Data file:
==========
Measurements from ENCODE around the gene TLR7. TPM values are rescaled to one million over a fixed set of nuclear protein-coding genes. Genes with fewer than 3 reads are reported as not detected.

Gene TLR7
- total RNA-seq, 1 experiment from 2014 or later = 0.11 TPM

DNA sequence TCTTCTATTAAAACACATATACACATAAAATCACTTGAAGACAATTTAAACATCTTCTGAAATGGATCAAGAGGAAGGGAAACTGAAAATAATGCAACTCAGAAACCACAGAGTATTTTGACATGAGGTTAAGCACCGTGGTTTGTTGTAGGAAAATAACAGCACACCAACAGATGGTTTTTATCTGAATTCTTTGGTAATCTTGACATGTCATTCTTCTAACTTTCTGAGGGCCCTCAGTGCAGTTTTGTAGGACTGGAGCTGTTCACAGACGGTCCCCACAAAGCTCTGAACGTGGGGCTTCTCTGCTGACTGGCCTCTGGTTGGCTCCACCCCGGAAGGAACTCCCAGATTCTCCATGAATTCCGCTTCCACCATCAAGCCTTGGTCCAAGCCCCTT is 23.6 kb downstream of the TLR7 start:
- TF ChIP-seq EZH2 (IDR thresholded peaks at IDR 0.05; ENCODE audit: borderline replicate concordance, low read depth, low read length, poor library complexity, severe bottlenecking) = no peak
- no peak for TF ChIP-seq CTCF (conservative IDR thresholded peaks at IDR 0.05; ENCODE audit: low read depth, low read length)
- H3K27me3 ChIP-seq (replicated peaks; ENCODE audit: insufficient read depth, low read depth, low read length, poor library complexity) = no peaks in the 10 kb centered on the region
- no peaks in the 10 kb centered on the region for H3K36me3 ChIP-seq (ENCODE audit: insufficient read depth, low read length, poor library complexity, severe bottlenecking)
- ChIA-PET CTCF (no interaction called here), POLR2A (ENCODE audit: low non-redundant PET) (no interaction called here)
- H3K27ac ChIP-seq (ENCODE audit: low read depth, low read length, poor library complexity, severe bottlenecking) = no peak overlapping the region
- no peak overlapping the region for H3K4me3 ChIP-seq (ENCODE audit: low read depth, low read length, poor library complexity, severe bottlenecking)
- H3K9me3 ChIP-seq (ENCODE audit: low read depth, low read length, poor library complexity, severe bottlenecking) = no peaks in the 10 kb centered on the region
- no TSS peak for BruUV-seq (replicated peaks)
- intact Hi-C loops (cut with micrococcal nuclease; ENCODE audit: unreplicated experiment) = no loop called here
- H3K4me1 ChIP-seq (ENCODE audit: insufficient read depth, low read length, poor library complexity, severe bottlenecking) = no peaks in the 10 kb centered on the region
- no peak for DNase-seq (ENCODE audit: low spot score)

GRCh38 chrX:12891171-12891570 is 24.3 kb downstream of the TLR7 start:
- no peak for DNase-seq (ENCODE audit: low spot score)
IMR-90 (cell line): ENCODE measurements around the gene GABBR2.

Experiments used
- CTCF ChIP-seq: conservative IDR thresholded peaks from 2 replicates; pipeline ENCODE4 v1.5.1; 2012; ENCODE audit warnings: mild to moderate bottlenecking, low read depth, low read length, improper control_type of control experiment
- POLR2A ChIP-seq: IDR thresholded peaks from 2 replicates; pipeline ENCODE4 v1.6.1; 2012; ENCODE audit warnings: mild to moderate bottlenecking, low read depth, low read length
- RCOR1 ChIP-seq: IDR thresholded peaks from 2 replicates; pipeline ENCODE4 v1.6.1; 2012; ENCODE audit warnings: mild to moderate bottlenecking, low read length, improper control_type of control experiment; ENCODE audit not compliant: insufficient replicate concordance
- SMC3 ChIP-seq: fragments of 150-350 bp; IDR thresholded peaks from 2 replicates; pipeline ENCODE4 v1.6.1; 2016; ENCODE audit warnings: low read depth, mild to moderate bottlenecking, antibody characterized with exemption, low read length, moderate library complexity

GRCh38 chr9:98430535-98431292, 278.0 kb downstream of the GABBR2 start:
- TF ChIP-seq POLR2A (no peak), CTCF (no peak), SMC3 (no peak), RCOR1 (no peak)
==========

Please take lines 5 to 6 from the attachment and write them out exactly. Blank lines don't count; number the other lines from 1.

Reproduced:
- TF ChIP-seq EZH2 (IDR thresholded peaks at IDR 0.05; ENCODE audit: borderline replicate concordance, low read depth, low read length, poor library complexity, severe bottlenecking) = no peak
- no peak for TF ChIP-seq CTCF (conservative IDR thresholded peaks at IDR 0.05; ENCODE audit: low read depth, low read length)